JIS News

Leonard, Patrick and Dwayne, three children under state care, will never forget the love and kindness they received from virtual strangers during the Christmas holidays.
The three boys, who are one year and nine months, 12, and 14 years old respectively, were among a number of other wards of the state, who were successfully placed with families for the Christmas, through an initiative spearheaded by Public Defender, Howard Hamilton.

Mrs. Odence Rose, (centre), lovingly combs Dwayne’s hair while Patrick smilingly waits his turn. Mrs. Rose was a participant in the Public Defender’s Christmas Initiative held last year and the two boys spent Christmas with her and her family.

The children benefited from the good cheer they might have missed, had they spent the holidays outside of a normal family setting and it is hoped that as the Easter holiday approaches, more children will be given similar opportunities.
Conducted in association with the Child Development Agency (CDA), which has statutory responsibility for the care and protection of children, who have been made wards of the state, the Christmas initiative is designed to appeal to the kind-heartedness of families, to take in these special children for the holiday season.
Although not strictly within his mandate, the Public Defender, being a social advocate for change, has been trying to broaden his reach and complement the duties of his office.
Sophia Shaw and her husband Devon, first-time participants in the programme, which started some three years ago, welcomed Leonard into their home for the Christmas holidays.
Mrs. Shaw tells JIS News, that the couple’s one-year old son Johnathan, was loving towards Leonard and “Leonard attached himself to my husband”.
She says that overall it was really good to give, love and share with another child and they would definitely do it again. “Children love to feel appreciated and wanted and we as adults have a whole lot to give and should try to share especially at the Christmas season,” she states.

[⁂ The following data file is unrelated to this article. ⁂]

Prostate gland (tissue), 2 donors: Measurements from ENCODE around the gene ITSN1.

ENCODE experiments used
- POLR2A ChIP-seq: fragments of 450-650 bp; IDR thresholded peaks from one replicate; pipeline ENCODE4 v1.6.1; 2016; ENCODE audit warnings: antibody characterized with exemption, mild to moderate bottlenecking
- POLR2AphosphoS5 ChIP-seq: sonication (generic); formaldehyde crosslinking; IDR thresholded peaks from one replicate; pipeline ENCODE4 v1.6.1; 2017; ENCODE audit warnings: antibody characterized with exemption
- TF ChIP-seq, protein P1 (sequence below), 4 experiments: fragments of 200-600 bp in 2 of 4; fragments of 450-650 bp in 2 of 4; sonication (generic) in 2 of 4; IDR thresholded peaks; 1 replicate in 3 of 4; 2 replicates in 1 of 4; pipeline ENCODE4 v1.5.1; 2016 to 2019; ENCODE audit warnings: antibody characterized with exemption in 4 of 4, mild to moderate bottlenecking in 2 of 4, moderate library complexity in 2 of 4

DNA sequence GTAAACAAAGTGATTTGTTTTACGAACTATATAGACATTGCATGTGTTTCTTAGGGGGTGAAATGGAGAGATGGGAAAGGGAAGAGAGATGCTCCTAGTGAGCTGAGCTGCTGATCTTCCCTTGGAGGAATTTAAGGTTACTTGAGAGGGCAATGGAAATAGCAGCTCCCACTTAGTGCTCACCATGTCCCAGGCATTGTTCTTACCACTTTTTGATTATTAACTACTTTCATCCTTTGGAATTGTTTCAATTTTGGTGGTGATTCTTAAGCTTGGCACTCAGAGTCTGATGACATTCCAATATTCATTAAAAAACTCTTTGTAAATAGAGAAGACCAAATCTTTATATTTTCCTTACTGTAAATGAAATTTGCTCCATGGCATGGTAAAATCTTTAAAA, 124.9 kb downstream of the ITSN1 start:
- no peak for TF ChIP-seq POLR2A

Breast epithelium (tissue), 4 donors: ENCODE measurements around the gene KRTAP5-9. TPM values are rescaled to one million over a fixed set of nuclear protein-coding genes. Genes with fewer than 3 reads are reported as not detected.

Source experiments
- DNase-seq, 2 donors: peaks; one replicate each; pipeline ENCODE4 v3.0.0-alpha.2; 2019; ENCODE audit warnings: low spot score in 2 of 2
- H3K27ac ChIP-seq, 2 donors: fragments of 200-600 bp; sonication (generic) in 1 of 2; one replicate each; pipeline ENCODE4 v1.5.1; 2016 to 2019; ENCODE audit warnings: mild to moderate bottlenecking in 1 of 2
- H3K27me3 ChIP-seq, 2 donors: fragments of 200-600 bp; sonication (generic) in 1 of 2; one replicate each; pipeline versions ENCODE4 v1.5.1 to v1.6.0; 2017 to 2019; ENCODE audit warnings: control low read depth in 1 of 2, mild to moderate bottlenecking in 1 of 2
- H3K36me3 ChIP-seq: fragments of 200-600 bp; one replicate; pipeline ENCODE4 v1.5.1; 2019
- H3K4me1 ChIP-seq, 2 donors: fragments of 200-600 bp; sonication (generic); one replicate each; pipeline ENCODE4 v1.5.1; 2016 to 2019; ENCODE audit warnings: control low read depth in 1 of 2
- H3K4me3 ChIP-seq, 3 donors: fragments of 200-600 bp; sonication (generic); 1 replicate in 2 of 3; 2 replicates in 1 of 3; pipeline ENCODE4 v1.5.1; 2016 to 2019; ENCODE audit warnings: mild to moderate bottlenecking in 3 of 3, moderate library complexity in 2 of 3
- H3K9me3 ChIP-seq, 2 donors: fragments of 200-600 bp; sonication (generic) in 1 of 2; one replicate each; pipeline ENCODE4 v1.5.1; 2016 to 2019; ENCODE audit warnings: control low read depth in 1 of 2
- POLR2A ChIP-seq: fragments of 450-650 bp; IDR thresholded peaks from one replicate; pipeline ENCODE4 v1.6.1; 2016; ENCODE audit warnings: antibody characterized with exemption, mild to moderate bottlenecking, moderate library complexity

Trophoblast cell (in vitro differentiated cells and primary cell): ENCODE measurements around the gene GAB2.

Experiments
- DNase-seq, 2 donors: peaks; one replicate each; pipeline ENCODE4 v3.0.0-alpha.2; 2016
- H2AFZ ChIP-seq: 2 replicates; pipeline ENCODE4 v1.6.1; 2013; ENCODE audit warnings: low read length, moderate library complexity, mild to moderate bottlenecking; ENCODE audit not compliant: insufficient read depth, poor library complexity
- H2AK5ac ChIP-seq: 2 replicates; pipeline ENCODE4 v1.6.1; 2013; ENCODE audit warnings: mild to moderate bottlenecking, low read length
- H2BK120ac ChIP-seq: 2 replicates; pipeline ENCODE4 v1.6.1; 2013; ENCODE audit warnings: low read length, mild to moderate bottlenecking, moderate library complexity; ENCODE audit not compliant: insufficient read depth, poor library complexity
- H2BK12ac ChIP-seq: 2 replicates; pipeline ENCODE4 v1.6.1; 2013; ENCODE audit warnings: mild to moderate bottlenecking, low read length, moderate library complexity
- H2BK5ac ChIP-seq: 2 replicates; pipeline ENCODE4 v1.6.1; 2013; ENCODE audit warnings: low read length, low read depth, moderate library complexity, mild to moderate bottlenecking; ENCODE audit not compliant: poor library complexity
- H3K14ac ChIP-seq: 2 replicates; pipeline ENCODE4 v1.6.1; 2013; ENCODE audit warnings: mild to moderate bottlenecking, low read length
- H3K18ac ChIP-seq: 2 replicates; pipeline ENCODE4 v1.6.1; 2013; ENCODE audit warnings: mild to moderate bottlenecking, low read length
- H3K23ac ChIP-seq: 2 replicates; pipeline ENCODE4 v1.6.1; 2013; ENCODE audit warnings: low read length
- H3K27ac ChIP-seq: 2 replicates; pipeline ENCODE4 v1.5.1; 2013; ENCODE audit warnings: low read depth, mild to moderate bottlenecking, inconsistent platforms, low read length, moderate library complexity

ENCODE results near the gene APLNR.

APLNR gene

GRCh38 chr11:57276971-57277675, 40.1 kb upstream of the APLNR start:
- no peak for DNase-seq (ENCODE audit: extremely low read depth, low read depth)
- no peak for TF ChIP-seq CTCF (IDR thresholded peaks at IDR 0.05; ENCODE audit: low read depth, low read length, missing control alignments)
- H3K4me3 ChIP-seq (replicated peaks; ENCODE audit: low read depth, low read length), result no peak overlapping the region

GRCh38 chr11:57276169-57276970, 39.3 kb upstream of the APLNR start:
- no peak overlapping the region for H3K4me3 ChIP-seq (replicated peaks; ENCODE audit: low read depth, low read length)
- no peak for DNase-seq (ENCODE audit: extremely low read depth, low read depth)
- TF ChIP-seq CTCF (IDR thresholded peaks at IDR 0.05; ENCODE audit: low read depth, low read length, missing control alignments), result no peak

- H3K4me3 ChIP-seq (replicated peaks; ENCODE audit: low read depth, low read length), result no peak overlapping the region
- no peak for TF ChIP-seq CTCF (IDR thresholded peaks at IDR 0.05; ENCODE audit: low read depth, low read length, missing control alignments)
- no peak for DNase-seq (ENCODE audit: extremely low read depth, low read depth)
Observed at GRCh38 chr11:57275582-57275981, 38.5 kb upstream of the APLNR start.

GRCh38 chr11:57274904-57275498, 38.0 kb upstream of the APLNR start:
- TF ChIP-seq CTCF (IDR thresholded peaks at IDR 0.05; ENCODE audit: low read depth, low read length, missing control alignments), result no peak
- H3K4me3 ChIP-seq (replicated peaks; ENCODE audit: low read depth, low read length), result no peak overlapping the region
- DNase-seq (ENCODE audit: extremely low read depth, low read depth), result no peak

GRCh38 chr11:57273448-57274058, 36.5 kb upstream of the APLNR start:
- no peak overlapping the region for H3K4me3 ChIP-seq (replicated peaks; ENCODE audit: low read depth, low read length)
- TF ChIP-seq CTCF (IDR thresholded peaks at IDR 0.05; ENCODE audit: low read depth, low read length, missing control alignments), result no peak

Mrs. Shaw informs that the family may adopt a child in the near future, between seven months and a year old, to nurture that child and teach him/ her good values. “It will be a fulfilling experience not only for the child but also for us as a family and the world eventually”, she says confidently.
She endorses the initiative to place children with families for the holidays, noting that it allows families to give love and a sense of worth to children, “who are growing up without fulfilling their true potential and purpose”.
“You cannot live if you have not fulfilled your potential or what you were born to do”, she points out.
Odence Rose, who has participated in the initiative over the past three years, describes the experience “as a delight” for herself, her husband and her mother. Her ‘children’, Dwayne and Patrick, “were real blessings to us,” she notes.
It was Dwayne’s second Christmas with the Rose’s and he is considered and treated like a member of the family so much so that her brother, who was visiting at the time from overseas, constantly asks for Dwayne whenever he telephones.
The programme, Mrs. Rose points out, gives the family an opportunity to share the joy of Christmas with children, who do not have a family setting and who would really appreciate being with a family for the season. “I would recommend that other families get involved because you are able to give of yourself and the children are also given an opportunity to learn healthy values and attitudes that they might not otherwise have been exposed to,” she says.
For December 2005, Mrs. Rose plans to start the process earlier in the hope of extending the time spent with the children. The Rose’s have no children of their own and this is their way of spreading love and joy to disadvantaged children.
“Mrs. Rose was like my real mother,” Dwayne shares with JIS News, “she took good care of me and Patrick as we went shopping, we went to Burger King and the supermarket. I helped to wash the dishes and tidied my room when I got up in the mornings.”
Dwayne expresses appreciation for everything the family has done for him and says it was a pleasure being with them. “The week spent with them was wonderful,” he says. Dwayne is a third former at a high school in the Corporate Area.
Also having high praises for the programme is Major Marie Polusca, Matron of the Salvation Army Nest Children’s Home. She says that it is very good for the children to go out in December and spend time with families, especially those children who are not fortunate enough to be with their relatives.
“I hope that the programme will continue not only at Christmas but also extend to Easter”, she says.
Meanwhile, Claudette Hemmings, South-East Regional Director for the CDA, lauds the programme, through which children were placed with 44 families last Christmas.
With regard to longer-term placement of the children, Mrs. Hemmings is appealing to more persons to step forward and be a part of the Foster Care Programme, which is utilized by the CDA for the placement of children who are on court orders. This programme allows government to find substitute families for those children, who desperately need to be protected, loved and cared for.
Persons wishing to get involved in foster care may contact the King Street offices of the CDA. “The family is the best place to bring up the future generation of the country’s leaders,” Mrs. Hemmings says.

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